Tag Archives: structure

Bullet Girls Phantasia: Enlisting for Duty

When I started this Cover Game feature, I figured that these two games by Shade would be fairly similar to one another.

After all, they’re both third-person shooters featuring cute girls and a certain amount of fanservice to enjoy. Taking games with what I assumed to be a similar “feel” to them as a guideline, I estimated that they’d both be reasonably short affairs that I could romp through quickly.

After 45 hours of pursuing all of Gun Gun Pixies’ endings, I realised that I might have been wrong. After starting the rather more mechanics-centric Bullet Girls Phantasia, I confirmed that yes, indeed, I was very wrong. And, as such, because I want to do a proper job of this… it’s going to take a few articles to do the latter justice. So let’s begin today with a look at how it plays.

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Columns II: The Most Passive-Aggressive Puzzle Game Ever

Remember Columns? Remember how we talked about how chilled out it was, and how it didn’t want to stress you out? Yeah, you can forget all that with its direct follow-up.

Columns II is an example of an approach to sequels that was popular for a short while in the late ’80s and early ’90s: the provision of an experience clearly geared towards expert players, and a distinct case of “the same, but more so, and way harder“.

While Columns wanted everyone to relax and have a fun old time matching coloured gems, Columns II does everything in its power to stress you out at every opportunity. And I both love it and hate it for that!

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Death end re;Quest: Where Does the Game End and the World Begin?

One of the most interesting things about Death end re;Quest is the fact that it gradually evolves over the course of its duration, with new mechanics and structural elements being continually introduced throughout the first distinct “part” of the game.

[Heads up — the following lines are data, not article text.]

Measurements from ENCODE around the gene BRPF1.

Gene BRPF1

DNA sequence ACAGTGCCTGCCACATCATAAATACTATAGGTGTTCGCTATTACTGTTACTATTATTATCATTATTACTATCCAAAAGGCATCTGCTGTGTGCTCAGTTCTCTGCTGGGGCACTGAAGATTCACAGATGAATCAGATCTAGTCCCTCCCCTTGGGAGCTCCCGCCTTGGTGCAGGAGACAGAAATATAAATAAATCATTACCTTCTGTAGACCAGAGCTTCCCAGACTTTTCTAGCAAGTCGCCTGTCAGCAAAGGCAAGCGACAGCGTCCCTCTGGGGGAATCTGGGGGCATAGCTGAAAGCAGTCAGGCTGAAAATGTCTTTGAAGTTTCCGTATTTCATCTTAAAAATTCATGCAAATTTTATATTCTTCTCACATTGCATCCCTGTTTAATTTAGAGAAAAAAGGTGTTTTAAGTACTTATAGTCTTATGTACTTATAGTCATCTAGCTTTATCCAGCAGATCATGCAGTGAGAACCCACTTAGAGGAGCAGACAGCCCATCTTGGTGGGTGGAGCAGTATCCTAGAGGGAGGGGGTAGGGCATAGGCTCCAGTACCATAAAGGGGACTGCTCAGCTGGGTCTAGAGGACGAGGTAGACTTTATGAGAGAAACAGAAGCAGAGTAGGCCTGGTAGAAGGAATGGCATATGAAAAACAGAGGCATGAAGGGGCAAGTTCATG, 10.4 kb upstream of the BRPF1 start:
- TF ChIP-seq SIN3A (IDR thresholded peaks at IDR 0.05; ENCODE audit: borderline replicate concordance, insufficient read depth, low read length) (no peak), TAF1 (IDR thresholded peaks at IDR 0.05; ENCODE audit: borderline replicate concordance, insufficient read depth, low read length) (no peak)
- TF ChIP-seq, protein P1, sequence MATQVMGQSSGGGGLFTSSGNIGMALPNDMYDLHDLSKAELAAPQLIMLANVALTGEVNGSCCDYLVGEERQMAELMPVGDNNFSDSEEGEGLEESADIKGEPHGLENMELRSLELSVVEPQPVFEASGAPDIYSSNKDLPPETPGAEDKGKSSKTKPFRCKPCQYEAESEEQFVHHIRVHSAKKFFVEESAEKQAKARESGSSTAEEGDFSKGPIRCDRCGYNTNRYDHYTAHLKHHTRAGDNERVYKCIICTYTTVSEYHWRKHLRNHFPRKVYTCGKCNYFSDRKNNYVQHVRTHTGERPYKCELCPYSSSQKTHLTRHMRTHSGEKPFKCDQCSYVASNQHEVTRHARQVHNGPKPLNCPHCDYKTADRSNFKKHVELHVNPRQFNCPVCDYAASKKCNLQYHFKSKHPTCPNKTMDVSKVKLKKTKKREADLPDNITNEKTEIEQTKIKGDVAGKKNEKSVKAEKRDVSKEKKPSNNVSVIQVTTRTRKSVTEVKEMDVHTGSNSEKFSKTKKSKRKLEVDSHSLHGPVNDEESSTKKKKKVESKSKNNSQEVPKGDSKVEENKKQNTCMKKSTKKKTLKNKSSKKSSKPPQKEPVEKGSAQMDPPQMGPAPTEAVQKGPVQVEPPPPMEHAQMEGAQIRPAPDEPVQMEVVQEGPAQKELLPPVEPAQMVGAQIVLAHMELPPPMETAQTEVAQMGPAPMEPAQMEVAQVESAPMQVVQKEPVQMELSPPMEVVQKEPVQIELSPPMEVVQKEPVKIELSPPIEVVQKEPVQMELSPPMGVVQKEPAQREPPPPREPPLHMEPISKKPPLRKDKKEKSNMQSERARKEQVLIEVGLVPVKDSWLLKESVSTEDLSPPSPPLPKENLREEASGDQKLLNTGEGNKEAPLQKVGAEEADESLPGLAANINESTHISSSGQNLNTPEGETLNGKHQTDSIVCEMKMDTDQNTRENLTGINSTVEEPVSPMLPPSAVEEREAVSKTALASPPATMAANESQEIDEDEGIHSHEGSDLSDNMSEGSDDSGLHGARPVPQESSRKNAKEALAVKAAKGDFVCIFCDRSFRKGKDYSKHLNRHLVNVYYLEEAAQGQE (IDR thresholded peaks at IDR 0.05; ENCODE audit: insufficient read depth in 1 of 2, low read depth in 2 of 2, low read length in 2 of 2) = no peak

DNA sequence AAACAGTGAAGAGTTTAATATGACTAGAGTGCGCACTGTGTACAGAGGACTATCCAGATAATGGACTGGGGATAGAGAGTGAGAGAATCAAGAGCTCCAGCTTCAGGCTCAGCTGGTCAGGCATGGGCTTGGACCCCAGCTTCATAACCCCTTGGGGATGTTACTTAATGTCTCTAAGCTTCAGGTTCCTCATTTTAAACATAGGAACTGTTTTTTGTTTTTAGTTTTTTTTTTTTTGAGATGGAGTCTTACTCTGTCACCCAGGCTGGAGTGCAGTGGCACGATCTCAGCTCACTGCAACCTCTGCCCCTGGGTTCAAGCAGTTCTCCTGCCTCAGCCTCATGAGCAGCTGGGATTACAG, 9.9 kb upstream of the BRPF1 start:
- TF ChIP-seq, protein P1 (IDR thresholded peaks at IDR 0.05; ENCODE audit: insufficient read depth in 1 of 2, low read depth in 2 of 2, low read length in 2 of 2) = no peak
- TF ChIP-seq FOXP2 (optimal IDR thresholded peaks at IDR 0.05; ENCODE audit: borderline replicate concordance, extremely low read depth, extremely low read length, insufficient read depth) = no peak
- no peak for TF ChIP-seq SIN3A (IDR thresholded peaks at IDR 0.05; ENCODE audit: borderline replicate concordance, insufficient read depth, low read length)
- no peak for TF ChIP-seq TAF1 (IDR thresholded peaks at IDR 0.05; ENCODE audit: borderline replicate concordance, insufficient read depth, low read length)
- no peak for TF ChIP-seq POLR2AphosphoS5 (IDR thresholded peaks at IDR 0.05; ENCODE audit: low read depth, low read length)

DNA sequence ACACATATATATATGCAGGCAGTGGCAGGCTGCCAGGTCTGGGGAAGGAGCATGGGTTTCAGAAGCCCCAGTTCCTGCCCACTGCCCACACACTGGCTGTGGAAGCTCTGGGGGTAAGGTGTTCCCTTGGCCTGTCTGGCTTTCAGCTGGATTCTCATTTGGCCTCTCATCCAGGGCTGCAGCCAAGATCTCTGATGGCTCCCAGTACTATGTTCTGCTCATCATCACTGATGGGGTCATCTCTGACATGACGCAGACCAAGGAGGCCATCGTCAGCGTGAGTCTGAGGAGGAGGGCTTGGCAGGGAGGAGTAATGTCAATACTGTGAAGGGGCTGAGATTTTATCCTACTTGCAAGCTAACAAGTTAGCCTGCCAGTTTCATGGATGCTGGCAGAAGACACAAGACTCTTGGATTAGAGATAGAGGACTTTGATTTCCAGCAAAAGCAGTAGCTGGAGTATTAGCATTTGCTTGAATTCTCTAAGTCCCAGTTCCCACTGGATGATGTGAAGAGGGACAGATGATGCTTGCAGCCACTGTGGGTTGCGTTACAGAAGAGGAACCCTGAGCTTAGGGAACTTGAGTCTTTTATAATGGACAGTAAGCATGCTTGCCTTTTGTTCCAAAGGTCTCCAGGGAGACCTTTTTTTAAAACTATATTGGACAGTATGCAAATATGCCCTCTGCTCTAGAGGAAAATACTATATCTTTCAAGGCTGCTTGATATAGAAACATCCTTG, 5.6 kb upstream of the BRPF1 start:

Today we’re going to take a look at part of the game’s overall mechanics and structure: specifically, the part of the experience that allows you to explore and advance the overall story. We won’t be discussing the narrative itself today — just how it’s presented and how the game hangs together.

It’s one of Compile Heart’s most interesting games, even before you’ve unlocked everything — so let’s take a closer look at one of its coolest aspects.

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428: Shibuya Scramble – The Mechanics of Storytelling

When we’re talking about conventional games — particularly today’s games — it’s important to consider them from a wide variety of perspectives.

Typically, we look at a game from several different angles: the way it’s presented through its sights and sounds; the way it plays through its mechanics; and, where applicable, how it handles its story.

When contemplating visual novels, the balance tends to be a little different. We tend to up the focus on narrative considerably, and in many cases mechanics don’t enter the picture at all — many visual novels simply don’t have any! That is, unless you’re 428: Shibuya Scramble, in which case your narrative and mechanics combine together to produce something exceedingly interesting…

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